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Nip/Tuck - Season 3 review

Nip/Tuck, season 3

Review by Jack Foley

IndieLondon Rating: 3 out of 5

BOUNDARY-pushing TV, by its very nature, walks a fine line between success and failure. That line became increasingly blurred during the third season of plastic surgery drama, Nip/Tuck.

Having ended on such a high with the jaw-dropping season two cliffhanger, the show appeared to struggle from the outset to maintain its high standards.

The cliffhanger in question found Christian Troy (Julian McMahon), one of the show’s two main stars, apparently at the mercy of serial rapist, The Carver.

Entering season three, it emerged that Christian had been attacked but only after the producers had played a mean trick – by opening with a dream sequence chronicling Christian’s funeral.

It is a ploy the show resorted to on several occasions and which felt cheaper and less satisfactory the more it was employed.

That’s not to say that Season 3 was a failure, just that it disappointed more than it impressed.

Needless to say, the first half of the season was taken up with how Christian came to terms with his attack, forcing his partner and best friend, Sean McNamara (Dylan Walsh), to take on a new partner at the practice in the form of Quentin Costa (Bruno Campos).

There were also plot developments for Sean’s son, Matt (John Hensley), as he struggled to conquer his own demons following the revelation that Ava Moore (Famke Janssen) was a transexual.

And for his wife, Julia (Joely Richardson), as she attempts to rebuild her life following her separation from Sean.

These various story arcs provided the impetus for some very strong episodes, especially when set against the context of some of the medical cases the doctors were covering.

Hence, episodes such as Momma Boone, which found Sean having to separate an obese woman from a sofa, and Rhea Reynolds, which finds an elderly woman wanting surgery to make her look younger in order to jog her Alzheimer-stricken husband’s memory, furthered the show’s capacity for handling potentially bad taste issues in sensitive and often poignant fashion.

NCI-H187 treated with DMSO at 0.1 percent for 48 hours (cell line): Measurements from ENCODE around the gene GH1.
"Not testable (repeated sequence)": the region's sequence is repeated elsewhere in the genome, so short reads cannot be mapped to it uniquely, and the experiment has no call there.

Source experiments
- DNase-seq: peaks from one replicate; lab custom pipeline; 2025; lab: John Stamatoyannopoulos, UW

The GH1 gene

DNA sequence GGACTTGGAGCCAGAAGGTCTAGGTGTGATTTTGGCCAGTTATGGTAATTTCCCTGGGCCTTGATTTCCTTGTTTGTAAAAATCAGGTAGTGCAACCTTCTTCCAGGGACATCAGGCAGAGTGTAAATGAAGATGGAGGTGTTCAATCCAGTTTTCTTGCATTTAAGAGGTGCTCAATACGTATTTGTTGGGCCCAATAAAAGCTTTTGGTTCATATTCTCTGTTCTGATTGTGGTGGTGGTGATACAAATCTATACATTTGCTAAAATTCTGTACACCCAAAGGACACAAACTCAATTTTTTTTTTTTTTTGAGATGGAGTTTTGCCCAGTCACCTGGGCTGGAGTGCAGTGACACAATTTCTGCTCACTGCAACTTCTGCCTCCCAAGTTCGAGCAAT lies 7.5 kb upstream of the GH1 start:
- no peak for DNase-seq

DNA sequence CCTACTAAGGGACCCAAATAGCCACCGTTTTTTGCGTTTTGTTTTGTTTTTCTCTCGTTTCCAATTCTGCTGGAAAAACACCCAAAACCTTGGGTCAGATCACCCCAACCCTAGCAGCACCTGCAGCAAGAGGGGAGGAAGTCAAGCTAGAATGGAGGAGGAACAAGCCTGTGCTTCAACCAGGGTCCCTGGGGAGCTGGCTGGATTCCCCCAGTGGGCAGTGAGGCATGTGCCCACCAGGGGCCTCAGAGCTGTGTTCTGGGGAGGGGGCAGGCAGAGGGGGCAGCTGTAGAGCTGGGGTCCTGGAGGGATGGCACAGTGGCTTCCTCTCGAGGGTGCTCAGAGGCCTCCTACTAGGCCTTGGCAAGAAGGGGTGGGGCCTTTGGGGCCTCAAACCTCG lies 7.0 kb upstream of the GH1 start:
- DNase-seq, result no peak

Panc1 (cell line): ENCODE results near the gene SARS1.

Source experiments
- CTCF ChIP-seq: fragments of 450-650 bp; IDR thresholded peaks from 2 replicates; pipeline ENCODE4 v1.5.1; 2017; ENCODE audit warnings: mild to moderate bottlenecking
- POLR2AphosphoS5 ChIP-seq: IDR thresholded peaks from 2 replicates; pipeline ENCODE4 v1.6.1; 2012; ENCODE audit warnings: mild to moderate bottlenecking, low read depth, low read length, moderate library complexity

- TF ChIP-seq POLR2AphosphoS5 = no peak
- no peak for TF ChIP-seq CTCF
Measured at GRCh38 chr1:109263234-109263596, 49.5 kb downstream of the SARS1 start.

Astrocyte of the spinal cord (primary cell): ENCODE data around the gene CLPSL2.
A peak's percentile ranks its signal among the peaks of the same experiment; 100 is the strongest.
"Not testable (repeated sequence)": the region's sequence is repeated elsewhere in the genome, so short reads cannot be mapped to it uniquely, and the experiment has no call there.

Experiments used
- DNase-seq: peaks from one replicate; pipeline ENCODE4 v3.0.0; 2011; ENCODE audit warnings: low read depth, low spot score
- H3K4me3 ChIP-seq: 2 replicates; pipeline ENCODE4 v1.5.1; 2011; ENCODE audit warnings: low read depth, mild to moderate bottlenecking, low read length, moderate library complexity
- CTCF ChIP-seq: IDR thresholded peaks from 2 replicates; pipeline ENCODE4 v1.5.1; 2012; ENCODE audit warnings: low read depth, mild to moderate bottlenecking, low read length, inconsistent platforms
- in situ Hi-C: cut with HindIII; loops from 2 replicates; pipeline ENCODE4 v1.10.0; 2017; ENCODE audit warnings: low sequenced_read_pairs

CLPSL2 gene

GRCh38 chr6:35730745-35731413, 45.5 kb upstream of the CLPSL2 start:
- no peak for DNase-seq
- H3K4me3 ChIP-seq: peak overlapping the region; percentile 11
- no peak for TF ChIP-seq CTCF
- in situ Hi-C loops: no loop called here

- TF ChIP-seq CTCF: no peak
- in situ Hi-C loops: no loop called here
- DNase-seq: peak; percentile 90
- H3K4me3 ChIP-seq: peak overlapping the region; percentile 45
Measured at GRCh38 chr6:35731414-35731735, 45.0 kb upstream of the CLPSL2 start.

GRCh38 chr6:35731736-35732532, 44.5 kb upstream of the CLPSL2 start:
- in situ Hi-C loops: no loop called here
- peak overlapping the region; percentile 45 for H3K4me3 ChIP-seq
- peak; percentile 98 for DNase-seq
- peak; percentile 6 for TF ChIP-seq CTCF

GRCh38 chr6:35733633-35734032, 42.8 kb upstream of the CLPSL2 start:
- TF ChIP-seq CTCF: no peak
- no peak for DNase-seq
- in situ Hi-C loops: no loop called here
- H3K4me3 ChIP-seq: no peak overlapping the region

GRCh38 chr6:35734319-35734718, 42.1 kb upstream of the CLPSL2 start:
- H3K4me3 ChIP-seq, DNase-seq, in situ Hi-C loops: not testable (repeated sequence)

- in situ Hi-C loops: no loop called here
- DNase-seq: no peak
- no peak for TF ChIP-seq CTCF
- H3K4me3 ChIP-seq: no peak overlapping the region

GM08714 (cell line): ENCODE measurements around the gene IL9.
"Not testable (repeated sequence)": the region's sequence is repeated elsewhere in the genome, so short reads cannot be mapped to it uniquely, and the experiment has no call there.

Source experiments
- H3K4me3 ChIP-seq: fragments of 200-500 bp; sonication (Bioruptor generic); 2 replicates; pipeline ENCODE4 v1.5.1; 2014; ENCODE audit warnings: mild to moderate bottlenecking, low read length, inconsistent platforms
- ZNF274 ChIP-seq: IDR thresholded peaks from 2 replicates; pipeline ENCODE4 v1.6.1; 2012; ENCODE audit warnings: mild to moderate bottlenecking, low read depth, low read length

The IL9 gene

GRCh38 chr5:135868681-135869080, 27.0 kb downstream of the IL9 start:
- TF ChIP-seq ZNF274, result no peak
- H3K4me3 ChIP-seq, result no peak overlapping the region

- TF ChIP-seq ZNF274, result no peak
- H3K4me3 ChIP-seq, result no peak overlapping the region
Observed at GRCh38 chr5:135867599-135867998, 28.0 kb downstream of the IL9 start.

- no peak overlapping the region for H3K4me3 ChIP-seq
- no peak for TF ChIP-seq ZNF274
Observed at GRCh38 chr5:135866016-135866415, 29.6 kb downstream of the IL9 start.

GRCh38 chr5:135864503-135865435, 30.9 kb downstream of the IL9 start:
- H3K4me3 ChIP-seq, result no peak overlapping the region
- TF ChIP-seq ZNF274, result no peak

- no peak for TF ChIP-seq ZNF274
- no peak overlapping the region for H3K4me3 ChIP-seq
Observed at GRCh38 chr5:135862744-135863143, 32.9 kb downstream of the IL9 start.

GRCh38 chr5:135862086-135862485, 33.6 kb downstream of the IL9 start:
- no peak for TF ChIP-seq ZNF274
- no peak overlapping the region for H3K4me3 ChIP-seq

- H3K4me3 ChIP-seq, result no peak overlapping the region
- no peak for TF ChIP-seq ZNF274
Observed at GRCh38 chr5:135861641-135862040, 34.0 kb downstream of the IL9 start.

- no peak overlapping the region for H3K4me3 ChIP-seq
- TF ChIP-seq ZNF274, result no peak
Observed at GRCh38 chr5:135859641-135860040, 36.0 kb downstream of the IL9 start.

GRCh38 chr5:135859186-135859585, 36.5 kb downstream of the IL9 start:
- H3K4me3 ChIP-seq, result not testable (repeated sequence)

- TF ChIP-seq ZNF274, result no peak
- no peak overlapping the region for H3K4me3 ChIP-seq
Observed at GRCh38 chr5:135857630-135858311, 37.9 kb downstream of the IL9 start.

The problems began when the show searched for ways of changing the formula, such as having Sean leave the practice in order to find fulfilment in life by working for the Witness Protection Programme.

Needless to say, the experiment was shortlived, given that Sean fell for his first patient (Anne Heche) and adopted them as a family despite the fact they were wanted by the Mafia. The subsequent intrigue provided one of the least interesting story arcs in Nip/Tuck history.

Later episodes also seemed to be stretching themselves in terms of pushing the boundaries.

Sal Perri, for instance, found Sean, Julia and Christian at the centre of a plane crash in which Julia’s mother (Vanessa Redgrave) may have perished. But in attempting to be shocking, it frequently became distasteful and seemed a little too desperate to garner notoriety.

Disappointing, too, was the resolution of the Carver story, which came back with a vengeance during the latter episodes.

Having delivered its fair share of twists throughout the series, the eventual unmasking of the rapist proved somewhat disappointing, while the ‘twists’ that followed seemed ill-conceived.

For the first time in memory, Nip/Tuck provided plenty to pick apart and had lost its ability to genuinely surprise or shock for the right reasons.

What’s more, the final episode, Quentin Costa, attempted to stretch nerves by having two torture scenes unfold simultaneously, only to ‘bottle’ out of becoming too graphic.

With these criticisms in mind, the series remained compulsive viewing in spite of its flaws for the way in which it continued to exist in such a moral grey zone.

It is, after all, an adult show that always strives to achieve something a little bit different. It’s just that past success has made recent failures all the more glaring.

It seems that the show could do with a little plastic surgery of its own in the writing department to restore it to the blemish free creation that it was.